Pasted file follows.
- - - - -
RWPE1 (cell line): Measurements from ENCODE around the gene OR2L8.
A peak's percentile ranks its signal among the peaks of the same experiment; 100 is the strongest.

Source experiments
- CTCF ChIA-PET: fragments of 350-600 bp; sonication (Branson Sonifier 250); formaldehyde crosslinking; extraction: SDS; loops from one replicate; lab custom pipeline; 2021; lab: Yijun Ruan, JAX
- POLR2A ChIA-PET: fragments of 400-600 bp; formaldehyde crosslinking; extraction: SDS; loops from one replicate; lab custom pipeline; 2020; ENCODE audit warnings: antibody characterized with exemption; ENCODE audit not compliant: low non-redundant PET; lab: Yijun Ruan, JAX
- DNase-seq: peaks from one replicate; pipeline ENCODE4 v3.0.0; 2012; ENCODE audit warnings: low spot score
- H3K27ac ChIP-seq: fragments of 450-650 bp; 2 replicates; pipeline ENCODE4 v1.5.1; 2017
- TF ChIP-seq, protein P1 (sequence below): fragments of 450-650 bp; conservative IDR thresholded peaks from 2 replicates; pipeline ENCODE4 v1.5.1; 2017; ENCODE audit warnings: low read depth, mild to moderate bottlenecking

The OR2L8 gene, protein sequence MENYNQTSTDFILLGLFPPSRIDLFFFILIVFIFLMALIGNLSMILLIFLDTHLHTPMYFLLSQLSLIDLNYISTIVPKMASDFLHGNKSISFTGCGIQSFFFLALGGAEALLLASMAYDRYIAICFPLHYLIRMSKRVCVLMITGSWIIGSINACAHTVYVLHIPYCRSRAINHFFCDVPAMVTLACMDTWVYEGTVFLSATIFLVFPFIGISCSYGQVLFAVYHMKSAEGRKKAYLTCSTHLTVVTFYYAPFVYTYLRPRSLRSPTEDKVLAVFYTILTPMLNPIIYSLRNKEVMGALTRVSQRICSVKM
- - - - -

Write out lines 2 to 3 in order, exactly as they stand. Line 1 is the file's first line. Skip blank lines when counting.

A peak's percentile ranks its signal among the peaks of the same experiment; 100 is the strongest.

Source experiments